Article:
Significantly, the revised term sheet expands the types of credit exposures underlying the ABS to include equipment leases, leveraged loans and commercial mortgages, and eliminates “servicing advance receivables.” The result is an expanded definition of “eligible collateral” for the TALF loans:
U.S. dollar denominated cash (that is, not synthetic) ABS that have a credit rating in the highest long-term or, in the case of non-mortgage backed ABS, the highest short-term investment-grade rating category from at least two eligible NRSRO and do not have a credit rating below the highest investment-grade rating category from an eligible NRSRO. All or substantially all of the credit exposures underlying eligible ABS must have been originated by a U.S. Company, and the issuer of eligible collateral must be a U.S. Company. With the exception of commercial mortgage-backed securities (CMBS), eligible ABS must be issued on or after March 23, 2020. CMBS issued on or after March 23, 2020, will not be eligible. For CMBS, the underlying credit exposures must be to real property located in the United States or one of its territories.
In addition, the revised TALF term sheet states that single-asset single-borrower (SASB) CMBS and commercial real estate collateralized loan obligations will not be eligible collateral, and that only static CLOs will be eligible collateral. The TALF includes a collateral haircut schedule, reproduced as Appendix 1, that the Federal Reserve states is consistent with the haircut scheduled used for the TALF established in 2008.
In term of pricing, loans secured by CLOs will bear an interest rate of 150 basis points over the 30-day average secured overnight financing rate (SOFR). Loans secured by SBA Pool Certificates will bear an interest rate of the top of the federal funds target range plus 75 basis points. For loans backed by SBA Development Company Participation Certificates, the interest rate will be 75 basis points over the 3-year fed funds overnight index swap (OIS) rate.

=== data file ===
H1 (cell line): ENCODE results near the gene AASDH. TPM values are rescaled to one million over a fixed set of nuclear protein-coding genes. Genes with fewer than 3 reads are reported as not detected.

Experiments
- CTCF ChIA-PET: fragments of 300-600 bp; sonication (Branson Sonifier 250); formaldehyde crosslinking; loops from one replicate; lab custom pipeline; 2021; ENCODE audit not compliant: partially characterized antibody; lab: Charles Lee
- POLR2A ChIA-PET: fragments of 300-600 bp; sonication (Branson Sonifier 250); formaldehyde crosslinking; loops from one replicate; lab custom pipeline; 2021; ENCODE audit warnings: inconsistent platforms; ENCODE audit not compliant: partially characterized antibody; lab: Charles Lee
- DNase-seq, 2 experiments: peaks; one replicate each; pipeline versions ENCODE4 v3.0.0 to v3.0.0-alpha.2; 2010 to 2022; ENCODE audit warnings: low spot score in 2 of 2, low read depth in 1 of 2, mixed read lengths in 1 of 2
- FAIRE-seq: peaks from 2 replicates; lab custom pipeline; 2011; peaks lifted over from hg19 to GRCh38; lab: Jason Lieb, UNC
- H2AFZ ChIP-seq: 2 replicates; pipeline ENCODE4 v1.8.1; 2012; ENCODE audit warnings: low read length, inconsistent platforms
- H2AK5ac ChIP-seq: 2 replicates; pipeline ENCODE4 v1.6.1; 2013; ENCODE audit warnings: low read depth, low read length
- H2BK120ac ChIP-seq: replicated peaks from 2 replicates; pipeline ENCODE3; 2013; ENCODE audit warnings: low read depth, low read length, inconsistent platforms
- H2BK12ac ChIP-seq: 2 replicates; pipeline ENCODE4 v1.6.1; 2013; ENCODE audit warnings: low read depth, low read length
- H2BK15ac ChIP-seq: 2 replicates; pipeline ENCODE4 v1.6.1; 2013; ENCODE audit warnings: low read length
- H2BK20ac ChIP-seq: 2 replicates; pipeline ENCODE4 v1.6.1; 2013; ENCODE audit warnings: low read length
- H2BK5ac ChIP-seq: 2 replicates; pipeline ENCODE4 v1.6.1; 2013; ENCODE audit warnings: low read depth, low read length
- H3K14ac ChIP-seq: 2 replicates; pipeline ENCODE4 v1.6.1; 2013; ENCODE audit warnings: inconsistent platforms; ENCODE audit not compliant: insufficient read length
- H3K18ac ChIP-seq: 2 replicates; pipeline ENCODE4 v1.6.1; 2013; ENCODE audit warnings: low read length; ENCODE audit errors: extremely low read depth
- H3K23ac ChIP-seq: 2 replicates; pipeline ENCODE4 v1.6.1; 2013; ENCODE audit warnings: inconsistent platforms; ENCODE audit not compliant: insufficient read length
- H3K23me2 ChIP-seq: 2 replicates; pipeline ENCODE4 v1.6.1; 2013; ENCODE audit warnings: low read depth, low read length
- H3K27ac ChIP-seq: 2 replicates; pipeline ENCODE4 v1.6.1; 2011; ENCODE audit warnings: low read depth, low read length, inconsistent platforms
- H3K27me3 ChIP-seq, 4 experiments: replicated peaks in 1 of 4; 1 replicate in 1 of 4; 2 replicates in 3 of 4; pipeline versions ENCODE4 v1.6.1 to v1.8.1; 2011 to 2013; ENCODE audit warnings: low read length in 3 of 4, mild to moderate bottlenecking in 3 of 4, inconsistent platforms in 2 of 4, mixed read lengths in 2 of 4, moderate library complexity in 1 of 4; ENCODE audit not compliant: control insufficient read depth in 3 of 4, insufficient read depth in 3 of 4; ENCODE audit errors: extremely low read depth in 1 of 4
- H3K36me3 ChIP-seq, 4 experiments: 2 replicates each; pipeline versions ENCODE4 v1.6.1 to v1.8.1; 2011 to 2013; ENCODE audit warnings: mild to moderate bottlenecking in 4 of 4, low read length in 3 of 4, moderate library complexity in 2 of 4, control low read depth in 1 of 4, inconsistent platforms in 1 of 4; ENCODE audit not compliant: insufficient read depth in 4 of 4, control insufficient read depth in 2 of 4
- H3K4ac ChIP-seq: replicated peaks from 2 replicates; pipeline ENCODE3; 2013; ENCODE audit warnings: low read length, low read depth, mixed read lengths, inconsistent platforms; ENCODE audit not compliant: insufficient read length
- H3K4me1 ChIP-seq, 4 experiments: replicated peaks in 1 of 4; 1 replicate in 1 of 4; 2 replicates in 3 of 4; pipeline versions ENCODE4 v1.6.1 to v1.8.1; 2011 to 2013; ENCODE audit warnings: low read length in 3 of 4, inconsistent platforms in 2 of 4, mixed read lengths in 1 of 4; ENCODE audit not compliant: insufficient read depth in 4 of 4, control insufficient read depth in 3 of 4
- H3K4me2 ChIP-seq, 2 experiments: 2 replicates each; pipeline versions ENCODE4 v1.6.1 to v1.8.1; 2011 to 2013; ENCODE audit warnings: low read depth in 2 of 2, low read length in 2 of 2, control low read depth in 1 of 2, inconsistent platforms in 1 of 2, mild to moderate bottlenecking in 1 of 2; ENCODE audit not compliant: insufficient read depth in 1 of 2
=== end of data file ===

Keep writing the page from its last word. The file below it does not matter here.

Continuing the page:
For loans secured by all other eligible ABS with underlying credit exposures that do not have a government guarantee, the interest rate will be 125 basis points over the 2-year OIS rate for securities with a weighted average life less than two years, or 125 basis points over the 3-year OIS rate for securities with a weighted average life of two years or greater.
The revised terms of the TALF are available here.
|ABS Average Life (years)*|
|Auto||Prime retail lease||10%||11%||12%||13%||14%|
|Auto||Prime retail loan||6%||7%||8%||9%||10%|
|Auto||Subprime retail loan||9%||10%||11%||12%||13%|
|Auto||Motorcycle/ other recreational vehicles||7%||8%||9%||10%||11%|
|Auto||Commercial and government fleets||9%||10%||11%||12%||13%|
|Equipment||Loans and Leases||5%||6%||7%||8%||9%|
|Premium Finance||Property and casualty||5%||6%||7%||8%||9%|
|Small Business||SBA Loans||5%||5%||5%||5%||5%||6%||6%|
|Commercial Mortgages||Legacy, Conduit||15%||15%||15%||15%||15%||16%||17%|
* For auto, credit card, equipment, floorplan, and premium finance ABS, the weighted average life must be five years or less. For other new-issue eligible collateral, haircuts will increase by one percentage point for each additional year (or portion thereof) of average life beyond five years. For legacy CMBS with average lives beyond five years, base dollar haircuts will increase by one percentage point of par for each additional year (or portion thereof) of average life beyond five years. No securitization may have an average life beyond ten years.
Gibson Dunn’s lawyers are available to assist with any questions you may have regarding developments related to the COVID-19 pandemic. For additional information, please contact any member of the firm’s Coronavirus (COVID-19) Response Team.
Gibson Dunn’s Capital Markets and Financial Institutions practice groups also are available to answer questions about these developments. Please contact any member of the Gibson Dunn team, the Gibson Dunn lawyer with whom you usually work, or the following:
Authors: Andrew L. Fabens, Arthur S. Long and James O. Springer
© 2020 Gibson, Dunn & Crutcher LLP